Asia Defense

South Korea-Philippines Defense Ties in the Headlines with Expected Vessel Arrival

The focus on the ship’s pending arrival put the focus on the ongoing activity in the security aspect of relations between the two countries.

Prashanth Parameswaran
South Korea-Philippines Defense Ties in the Headlines with Expected Vessel Arrival

A Philippine Navy vessel pictured here as part of the country’s participation in RIMPAC exercises.

Credit: Facebook/Philippine Navy

Last week, the Philippine navy chief offered an update on the arrival of a vessel that South Korea had donated to Manila. While this is only one manifestation of relations between the two countries, it nonetheless put the spotlight on the ongoing activity in the defense aspect of the relationship between them.

As I have noted before in these pages, South Korea has been among the key defense partners for the Philippines as Manila looks to boost its limited military capabilities. While the defense relationship between the two sides does cover an array of areas – including visits, exchanges, and exercises – the aspect that receives the most attention is defense commerce, whether it be in the form of deals for fighter jets or frigates.

This has continued on into 2019 as well, with the Philippines continuing to develop its military capabilities and South Korea looking to continue to realize opportunities not only in its relationship with Manila, but in its ties with Southeast Asian states more broadly as part of its New Southern Policy. Indeed, as I noted last week, this aspect of the relationship was in the headlines again with ceremonies held for two frigates that the Philippines had purchased for South Korea that constituted one of the biggest line items in Manila’s ongoing military modernization.

Among one of the several manifestations of the South Korea-Philippines defense relationship was a donation of a vessel by the South Korean government to the Philippines. The South Korean government had donated a Pohang-class corvette to the Philippines, which was subsequently assigned the name the BRP Conrado Yap.

The BRP Conrado Yap, which measures about 88.3 meters long with a beam of 10 meters and draft of 2.9 meters, has a displacement of 1,216 tons and is capable of sustaining a crew of 118 personnel and operational presence of 20 days. It can move to a maximum speed of 25 knots and a distance of 4,000 nautical miles, and is armed with main guns, automatic cannons, anti-submarine torpedoes, and an array of sensors.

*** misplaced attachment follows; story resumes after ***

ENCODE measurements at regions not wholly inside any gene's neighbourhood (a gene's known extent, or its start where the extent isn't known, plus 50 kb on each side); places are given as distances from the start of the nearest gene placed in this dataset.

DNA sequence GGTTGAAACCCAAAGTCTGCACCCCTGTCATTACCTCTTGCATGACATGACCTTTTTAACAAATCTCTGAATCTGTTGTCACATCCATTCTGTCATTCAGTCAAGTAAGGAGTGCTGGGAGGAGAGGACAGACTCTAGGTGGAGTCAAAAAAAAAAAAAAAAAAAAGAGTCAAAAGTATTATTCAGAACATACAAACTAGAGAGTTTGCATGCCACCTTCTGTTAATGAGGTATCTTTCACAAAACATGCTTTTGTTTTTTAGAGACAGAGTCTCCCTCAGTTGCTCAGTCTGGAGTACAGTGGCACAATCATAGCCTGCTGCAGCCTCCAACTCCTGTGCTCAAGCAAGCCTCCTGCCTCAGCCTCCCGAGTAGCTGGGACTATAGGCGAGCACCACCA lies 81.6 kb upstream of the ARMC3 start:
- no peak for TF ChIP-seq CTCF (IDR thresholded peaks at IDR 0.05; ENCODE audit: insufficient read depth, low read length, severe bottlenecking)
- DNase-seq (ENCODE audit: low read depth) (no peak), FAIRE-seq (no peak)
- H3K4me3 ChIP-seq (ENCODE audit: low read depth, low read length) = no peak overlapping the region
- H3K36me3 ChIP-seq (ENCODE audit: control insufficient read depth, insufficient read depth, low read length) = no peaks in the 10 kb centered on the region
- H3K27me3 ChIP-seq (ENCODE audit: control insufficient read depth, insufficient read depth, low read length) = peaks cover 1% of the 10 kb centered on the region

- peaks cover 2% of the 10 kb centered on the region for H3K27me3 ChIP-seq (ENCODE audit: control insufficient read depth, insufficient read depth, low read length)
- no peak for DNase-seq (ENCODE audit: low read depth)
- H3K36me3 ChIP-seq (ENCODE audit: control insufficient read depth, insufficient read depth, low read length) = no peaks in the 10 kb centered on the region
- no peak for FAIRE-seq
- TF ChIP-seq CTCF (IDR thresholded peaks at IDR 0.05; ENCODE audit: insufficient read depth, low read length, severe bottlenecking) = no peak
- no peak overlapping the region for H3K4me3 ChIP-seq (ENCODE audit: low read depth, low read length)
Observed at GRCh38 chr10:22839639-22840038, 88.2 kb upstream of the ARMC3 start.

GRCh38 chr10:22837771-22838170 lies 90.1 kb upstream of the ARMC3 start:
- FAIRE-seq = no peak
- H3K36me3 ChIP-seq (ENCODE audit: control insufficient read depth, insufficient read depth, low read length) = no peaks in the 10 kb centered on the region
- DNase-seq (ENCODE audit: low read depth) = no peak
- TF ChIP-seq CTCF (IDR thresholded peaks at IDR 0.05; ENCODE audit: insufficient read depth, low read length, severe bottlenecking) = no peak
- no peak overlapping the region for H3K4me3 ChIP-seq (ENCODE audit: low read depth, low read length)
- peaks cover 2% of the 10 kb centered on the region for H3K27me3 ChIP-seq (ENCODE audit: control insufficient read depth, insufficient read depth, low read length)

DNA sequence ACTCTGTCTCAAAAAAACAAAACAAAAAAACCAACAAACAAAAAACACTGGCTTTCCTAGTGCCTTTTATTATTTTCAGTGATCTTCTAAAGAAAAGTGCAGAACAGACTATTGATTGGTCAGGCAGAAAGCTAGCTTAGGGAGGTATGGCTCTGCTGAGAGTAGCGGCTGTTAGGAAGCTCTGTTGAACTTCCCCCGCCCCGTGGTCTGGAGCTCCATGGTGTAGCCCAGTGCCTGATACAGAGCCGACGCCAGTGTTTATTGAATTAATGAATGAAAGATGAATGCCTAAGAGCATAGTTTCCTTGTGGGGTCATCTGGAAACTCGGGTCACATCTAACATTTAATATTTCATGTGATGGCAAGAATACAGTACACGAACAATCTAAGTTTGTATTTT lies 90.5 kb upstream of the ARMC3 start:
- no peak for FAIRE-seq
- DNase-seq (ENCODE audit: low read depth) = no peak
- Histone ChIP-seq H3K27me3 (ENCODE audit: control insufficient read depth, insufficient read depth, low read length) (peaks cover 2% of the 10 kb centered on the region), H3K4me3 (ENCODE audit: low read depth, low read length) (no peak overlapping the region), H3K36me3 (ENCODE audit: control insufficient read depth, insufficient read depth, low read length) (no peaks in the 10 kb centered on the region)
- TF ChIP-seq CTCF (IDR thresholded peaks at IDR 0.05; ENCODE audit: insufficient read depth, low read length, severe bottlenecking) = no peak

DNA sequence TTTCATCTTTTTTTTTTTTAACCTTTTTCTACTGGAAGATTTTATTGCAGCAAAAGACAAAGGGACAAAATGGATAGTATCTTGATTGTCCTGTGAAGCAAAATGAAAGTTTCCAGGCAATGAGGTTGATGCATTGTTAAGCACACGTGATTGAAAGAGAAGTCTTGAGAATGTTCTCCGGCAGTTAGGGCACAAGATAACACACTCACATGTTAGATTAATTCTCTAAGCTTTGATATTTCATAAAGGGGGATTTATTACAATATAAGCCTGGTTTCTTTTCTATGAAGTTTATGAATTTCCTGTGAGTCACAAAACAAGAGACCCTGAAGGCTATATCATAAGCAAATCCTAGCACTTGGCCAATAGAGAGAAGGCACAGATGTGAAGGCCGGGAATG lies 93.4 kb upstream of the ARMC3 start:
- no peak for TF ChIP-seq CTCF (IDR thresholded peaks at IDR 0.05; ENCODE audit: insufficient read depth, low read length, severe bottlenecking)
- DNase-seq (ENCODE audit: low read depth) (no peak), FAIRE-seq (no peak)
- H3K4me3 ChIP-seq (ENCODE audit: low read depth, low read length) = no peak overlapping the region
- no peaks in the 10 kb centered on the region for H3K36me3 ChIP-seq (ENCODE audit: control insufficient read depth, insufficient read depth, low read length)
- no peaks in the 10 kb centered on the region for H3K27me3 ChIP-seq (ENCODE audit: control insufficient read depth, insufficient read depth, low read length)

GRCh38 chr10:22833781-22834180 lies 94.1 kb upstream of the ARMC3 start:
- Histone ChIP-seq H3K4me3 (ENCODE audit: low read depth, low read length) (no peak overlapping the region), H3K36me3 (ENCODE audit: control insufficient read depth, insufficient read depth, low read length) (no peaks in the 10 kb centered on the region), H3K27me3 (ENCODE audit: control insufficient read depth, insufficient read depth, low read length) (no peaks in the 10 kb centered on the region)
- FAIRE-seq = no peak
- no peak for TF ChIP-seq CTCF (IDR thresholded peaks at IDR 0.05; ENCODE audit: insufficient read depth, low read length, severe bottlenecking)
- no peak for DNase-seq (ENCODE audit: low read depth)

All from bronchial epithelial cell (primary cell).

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Since then, the focus has been on when the BRP Conrado Yap will officially arrive in the Philippines and be ready for operation. Earlier this year, Philippine defense officials had indicated that the vessel would be formally turned over to the Philippine Navy (PN) in March or April. But this was subsequently moved to the second half of June, following the completion of dry-docking and repairs of the ship.

Last week, this aspect of the bilateral relationship was in the headlines again with indications that the BRP Conrado Yap would now be expected to arrive in July. The indications came following a visit by a Philippine delegation led by Navy Chief Robert Empedrad to Jinhae naval base in Busan where the ship is currently located.

Per Empedrad, the ship is expected to be delivered to the Philippines by the end of July 2019. PN spokesperson Jonathan Zata was also reported as saying subsequently by the Philippine News Agency (PNA) on May 24 that this would come after the repair work and after the completion necessary operational and warfare training for the crew for 13 weeks facilitated by the Reserve Ship Maintenance Squadron in Jinhae.

Following the delivery of the ship, the attention will shift to how it will be operated and utilized by the Philippine military. Zata said that the ship would “greatly enhance” the Philippine fleet’s capabilities in areas that include anti-air warfare, anti-surface warfare, and anti-submarine warfare.